Auto Sales Push Retail Sales Past Expectations

Strong spending figures may show consumers are unfazed by Washington's tightening.

(Mario Tama/Getty Images)

The economy grew slightly in the first quarter due to in part to growth in consumer spending, but less than previously thought.

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New government figures show that American consumers are still going shopping, despite a weak recovery and uncertainty in Washington. Retail sales were stronger than expected in May, growing by 0.6 percent from April. That rate of growth beat economists' consensus estimates of 0.5 percent, according to Bloomberg, and is the best reading in three months.

[READ: Consumers Blink, Retail Sales Fall in April]

A vast majority of May's retail sales growth was from auto sales, which grew by 1.8 percent over the month. Spending was also strong on food (up 0.7 percent from April) and building materials (0.9 percent). The figures also reflect a 4.3 percent increase in overall sales since May 2012.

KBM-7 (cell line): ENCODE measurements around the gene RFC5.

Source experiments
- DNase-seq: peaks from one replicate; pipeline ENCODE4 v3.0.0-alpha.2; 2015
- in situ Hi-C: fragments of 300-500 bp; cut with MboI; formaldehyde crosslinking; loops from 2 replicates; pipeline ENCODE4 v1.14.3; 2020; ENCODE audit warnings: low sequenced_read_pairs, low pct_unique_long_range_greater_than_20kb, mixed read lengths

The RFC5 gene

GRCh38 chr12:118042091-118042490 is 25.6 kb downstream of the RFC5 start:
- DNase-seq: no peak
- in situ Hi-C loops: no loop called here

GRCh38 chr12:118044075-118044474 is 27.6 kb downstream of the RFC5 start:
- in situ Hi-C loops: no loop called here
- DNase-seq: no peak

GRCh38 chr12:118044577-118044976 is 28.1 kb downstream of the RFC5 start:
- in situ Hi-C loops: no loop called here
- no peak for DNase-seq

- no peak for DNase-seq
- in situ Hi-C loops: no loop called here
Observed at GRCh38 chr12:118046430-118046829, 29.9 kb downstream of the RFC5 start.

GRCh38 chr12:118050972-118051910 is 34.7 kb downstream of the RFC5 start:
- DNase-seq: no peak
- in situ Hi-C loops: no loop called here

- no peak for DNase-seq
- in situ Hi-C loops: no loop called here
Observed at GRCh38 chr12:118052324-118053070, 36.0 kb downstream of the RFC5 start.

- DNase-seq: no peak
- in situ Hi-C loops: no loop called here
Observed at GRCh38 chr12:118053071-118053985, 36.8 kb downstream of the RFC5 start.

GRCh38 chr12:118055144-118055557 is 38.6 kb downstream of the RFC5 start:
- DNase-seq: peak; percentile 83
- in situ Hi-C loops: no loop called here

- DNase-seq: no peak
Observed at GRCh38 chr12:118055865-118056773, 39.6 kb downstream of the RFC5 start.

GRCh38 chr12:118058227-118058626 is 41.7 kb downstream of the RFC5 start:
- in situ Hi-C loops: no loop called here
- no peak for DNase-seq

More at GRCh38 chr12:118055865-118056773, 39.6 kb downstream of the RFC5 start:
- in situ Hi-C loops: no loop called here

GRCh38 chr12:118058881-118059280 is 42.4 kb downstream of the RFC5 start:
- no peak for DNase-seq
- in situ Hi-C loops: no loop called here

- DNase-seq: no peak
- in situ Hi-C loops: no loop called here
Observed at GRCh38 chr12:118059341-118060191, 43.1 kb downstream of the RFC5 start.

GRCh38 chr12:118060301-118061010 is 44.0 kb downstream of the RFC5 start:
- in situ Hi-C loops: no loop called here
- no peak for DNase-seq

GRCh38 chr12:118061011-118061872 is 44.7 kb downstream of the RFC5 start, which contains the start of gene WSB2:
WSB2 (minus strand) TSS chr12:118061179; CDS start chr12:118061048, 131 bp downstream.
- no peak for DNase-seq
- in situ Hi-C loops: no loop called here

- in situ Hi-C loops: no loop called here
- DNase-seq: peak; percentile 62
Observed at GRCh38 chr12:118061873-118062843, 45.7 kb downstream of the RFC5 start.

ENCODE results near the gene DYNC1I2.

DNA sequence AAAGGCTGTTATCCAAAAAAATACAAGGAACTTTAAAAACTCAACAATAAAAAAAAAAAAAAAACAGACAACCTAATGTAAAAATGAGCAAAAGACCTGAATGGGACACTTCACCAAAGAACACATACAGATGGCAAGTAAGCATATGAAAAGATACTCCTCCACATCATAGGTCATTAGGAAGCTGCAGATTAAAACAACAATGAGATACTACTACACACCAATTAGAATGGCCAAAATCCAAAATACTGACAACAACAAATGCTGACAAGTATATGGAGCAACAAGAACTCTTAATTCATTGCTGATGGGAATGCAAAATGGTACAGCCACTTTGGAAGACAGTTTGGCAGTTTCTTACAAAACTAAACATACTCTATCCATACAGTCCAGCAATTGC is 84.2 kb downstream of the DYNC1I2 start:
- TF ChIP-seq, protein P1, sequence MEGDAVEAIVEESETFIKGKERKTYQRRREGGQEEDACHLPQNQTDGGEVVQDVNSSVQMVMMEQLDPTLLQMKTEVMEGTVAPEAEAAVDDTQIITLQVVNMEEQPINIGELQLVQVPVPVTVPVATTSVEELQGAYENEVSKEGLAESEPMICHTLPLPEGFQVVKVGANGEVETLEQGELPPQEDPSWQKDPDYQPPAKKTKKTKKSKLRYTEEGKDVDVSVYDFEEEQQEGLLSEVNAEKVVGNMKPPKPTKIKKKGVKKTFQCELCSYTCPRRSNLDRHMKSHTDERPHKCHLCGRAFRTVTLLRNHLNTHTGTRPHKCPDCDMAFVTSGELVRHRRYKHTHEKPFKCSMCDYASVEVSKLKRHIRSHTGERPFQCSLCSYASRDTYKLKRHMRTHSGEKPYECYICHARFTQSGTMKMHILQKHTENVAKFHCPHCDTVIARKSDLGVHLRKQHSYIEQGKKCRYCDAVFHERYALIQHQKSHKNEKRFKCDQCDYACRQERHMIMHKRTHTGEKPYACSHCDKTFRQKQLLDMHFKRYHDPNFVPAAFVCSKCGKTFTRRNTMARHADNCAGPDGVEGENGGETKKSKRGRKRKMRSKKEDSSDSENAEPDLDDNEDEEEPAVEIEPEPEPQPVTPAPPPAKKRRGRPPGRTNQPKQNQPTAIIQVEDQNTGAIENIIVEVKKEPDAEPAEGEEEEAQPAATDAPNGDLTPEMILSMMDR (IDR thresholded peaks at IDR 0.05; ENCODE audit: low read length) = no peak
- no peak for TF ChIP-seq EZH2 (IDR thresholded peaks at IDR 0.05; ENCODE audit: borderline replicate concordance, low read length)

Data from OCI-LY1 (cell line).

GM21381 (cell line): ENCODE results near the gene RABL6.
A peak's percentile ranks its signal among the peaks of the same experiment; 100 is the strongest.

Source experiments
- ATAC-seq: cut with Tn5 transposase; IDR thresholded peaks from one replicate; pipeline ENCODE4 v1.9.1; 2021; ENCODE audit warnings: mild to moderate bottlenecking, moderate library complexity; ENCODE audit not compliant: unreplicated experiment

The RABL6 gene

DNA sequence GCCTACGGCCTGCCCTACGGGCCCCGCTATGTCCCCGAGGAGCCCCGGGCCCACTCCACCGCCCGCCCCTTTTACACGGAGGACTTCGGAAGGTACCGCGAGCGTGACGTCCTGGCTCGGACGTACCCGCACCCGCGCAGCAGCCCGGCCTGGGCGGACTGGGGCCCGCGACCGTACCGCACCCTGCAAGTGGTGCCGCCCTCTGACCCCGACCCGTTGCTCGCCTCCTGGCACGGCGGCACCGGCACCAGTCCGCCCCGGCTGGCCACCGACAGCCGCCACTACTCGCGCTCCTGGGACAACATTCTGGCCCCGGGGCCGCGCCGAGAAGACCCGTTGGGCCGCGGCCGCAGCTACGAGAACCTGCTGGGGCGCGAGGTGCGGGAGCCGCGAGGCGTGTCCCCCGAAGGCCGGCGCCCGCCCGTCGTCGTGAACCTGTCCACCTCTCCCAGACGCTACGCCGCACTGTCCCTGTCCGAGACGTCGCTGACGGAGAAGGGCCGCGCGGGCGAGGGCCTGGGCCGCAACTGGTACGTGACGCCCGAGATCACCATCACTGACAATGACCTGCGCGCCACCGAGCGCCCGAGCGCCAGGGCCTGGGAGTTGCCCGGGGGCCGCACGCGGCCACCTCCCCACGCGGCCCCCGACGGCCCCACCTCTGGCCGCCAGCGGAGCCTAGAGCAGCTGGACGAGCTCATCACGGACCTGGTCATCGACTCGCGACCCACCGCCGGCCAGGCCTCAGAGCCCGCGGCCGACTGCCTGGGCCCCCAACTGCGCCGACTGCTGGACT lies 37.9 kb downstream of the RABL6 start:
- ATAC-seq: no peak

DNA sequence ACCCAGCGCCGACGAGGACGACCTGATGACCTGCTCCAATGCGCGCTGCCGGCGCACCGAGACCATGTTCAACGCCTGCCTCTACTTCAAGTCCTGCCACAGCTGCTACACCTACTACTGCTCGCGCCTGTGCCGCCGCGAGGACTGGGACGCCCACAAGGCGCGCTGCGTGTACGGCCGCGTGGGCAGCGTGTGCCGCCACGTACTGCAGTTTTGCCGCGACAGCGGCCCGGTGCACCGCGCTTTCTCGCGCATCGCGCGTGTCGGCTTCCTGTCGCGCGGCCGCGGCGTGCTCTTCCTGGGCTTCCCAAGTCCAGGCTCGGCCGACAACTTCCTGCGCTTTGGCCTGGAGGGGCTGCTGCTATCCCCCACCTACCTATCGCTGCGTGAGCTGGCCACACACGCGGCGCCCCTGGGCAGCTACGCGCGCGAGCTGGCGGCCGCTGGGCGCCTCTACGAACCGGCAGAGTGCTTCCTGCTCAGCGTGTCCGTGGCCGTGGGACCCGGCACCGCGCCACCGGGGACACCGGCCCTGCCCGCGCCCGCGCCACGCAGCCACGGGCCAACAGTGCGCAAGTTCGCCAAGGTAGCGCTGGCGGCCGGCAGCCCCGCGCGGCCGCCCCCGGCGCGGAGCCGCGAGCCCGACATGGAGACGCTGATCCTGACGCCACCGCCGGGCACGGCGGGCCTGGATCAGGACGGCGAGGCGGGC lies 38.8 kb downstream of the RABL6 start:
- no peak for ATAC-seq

Even excluding auto sales, retail sales grew by 0.3 percent, a figure that is itself encouraging, says Michael Dolega, economist at TD Economics, in a commentary on Thursday's numbers. He adds that the strong retail figures show the recovery to be resilient, in spite of fiscal tightening in Washington.

[PHOTOS: New York International Auto Show 2013]

"Surging house prices, equity markets, and consequently household wealth – which set a new record in the first quarter – have boosted morale," Dolega says. "Coupled with a gradually recovering labor market, consumers continued to spend."

Still, despite the bright spots in May's report, there are still a few reasons for concern in the retail sales numbers. Sales at furniture, clothing, and electronics businesses all fell in May.

"Apart from autos, consumers are staying away from big-ticket purchases and are buying more of what they need rather than what they want," says Leslie Levesque, senior economist at IHS Global Insight.

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Investors have recently kept close watch on every economic indicator for a sign of when the Fed will end its program of monthly asset purchases known as QE3. While a strong retail sales number might support the case for dialing back the stimulus, recent data have been mixed, and low inflation leaves room for yet more money printing, Dolega says.

"We still believe that given little to no inflation in the economy and still-subdued payroll figures, the FOMC will wait until after Labor Day to slow the pace of purchases."

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